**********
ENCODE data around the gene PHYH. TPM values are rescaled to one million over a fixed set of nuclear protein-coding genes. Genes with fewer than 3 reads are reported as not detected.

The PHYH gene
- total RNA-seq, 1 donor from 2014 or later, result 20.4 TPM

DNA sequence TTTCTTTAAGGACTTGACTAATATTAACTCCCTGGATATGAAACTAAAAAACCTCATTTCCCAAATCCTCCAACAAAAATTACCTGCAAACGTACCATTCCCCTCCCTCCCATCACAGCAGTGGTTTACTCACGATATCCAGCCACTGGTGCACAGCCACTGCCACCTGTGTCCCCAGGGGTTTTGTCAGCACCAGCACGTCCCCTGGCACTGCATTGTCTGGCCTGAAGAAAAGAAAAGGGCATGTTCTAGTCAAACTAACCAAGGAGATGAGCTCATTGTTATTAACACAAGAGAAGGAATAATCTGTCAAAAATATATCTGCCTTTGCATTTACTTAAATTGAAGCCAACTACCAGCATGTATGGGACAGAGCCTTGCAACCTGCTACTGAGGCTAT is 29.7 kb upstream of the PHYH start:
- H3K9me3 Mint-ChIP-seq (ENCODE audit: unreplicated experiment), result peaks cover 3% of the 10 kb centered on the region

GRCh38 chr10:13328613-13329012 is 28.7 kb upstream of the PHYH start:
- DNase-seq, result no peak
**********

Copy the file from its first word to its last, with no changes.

ENCODE data around the gene PHYH. TPM values are rescaled to one million over a fixed set of nuclear protein-coding genes. Genes with fewer than 3 reads are reported as not detected.

The PHYH gene
- total RNA-seq, 1 donor from 2014 or later, result 20.4 TPM

DNA sequence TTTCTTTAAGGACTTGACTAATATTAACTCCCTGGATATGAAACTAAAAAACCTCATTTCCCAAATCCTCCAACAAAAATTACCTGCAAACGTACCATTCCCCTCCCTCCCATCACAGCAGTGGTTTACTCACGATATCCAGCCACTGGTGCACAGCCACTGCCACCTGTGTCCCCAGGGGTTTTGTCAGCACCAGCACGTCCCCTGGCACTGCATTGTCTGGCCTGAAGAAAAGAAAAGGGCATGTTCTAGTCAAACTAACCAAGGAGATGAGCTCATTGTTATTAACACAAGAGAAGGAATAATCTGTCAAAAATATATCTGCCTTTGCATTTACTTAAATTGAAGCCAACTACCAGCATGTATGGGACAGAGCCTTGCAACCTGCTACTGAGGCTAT is 29.7 kb upstream of the PHYH start:
- H3K9me3 Mint-ChIP-seq (ENCODE audit: unreplicated experiment), result peaks cover 3% of the 10 kb centered on the region

GRCh38 chr10:13328613-13329012 is 28.7 kb upstream of the PHYH start:
- DNase-seq, result no peak